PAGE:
Get 48 Hours Free Access

Throughout Silent Spring, Carson marshals persuasive rhetoric to argue for studying and regulating the use of pesticides lest they do permanent damage to the environment and, hence, human life. Writing long before the creation of the EPA and in a time period with very little government regulation of pesticides, she conveys her strong anxiety that the public needs to act quickly lest toxins move up the food chain and potentially poison human beings In the book, she plays on emotions by asking people to imagine the "silent spring" of a world where birds no longer sing because pesticide use has killed them off. She also likens the invisible effects of pesticides to the radiation that left many Hiroshima and Nagasaki victims with cancer years later, a potent issue in the early 1960s.

In this final section, she balances reason (logos) in such lines as soberly asking for the "full possession of the facts" and more emotional lines such as the one that avers that the public "is fed little tranquilizing pills of half truth." Comparing the lack of information the pesticide companies provide to being drugged and tranquilized is likely to work on people emotionally and stir them to ask for more information. Nobody likes to feel that they are being duped and manipulated.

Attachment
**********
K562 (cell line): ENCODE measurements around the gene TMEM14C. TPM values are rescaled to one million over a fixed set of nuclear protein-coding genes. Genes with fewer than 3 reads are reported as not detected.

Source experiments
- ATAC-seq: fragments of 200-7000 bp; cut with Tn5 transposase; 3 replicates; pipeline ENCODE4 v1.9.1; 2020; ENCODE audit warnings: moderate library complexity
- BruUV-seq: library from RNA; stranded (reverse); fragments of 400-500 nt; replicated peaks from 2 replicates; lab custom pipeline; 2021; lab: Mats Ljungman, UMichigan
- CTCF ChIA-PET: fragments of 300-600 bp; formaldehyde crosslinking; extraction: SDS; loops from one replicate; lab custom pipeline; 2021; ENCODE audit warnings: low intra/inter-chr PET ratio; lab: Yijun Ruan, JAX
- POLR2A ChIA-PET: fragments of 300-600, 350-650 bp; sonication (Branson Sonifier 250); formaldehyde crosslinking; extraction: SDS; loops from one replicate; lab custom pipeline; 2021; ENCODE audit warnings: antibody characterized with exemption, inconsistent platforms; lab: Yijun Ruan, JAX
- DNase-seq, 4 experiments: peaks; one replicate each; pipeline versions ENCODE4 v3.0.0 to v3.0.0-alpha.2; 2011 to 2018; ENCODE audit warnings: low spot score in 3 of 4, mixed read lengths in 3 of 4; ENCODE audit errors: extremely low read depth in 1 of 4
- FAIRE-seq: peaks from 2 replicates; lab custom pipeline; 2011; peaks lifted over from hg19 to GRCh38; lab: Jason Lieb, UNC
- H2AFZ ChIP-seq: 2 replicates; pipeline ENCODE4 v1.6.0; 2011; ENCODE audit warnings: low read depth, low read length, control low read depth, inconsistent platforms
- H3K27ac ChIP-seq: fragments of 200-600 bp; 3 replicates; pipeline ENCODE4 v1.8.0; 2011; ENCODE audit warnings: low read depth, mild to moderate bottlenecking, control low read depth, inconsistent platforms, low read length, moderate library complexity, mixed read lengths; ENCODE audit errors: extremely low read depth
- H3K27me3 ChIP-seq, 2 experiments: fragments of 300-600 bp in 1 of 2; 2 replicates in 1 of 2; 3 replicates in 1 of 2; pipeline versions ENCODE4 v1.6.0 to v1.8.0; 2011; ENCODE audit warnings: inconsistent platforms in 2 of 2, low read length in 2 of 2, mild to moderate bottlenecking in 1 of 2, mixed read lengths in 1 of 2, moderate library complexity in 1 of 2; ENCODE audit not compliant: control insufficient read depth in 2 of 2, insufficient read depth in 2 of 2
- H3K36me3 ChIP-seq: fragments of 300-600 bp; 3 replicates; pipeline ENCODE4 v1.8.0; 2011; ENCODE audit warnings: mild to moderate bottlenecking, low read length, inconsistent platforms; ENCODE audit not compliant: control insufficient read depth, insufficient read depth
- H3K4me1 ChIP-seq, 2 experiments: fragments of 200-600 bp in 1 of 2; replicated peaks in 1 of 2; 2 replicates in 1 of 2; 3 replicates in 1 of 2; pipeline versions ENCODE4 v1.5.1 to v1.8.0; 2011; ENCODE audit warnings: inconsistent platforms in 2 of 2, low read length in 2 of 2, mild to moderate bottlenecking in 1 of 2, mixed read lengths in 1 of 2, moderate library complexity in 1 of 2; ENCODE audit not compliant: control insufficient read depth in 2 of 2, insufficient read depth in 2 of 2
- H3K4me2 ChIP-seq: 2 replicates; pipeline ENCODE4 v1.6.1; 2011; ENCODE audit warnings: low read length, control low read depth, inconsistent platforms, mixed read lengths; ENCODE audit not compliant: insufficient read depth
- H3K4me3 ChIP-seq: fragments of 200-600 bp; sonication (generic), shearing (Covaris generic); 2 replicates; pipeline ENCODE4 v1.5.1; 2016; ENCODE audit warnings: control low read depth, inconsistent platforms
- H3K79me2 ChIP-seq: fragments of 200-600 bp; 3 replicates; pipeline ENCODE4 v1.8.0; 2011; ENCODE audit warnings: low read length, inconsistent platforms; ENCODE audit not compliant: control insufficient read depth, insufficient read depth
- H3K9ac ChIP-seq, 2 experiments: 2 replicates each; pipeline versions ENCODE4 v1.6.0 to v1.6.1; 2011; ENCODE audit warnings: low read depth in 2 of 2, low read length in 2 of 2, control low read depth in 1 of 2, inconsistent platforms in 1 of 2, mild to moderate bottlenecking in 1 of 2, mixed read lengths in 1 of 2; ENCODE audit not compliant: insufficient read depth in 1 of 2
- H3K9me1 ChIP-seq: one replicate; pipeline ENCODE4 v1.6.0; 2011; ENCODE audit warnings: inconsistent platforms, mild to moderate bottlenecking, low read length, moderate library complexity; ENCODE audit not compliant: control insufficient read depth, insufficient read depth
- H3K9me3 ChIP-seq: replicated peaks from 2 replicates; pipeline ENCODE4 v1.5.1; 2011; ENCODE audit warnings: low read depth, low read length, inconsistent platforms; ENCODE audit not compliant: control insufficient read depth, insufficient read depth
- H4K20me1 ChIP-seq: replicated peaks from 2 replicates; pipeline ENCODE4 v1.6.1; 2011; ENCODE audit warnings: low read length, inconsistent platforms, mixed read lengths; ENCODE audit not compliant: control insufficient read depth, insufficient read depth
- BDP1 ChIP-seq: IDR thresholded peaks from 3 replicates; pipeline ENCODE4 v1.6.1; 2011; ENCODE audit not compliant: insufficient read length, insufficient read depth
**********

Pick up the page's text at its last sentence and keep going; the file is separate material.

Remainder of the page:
Carson's rhetoric was very effective and accurate to the extent that chemical companies did have a strong financial incentive to downplay the negative side of pesticide use. Her book became a bestseller and a landmark moment in the environmental movement.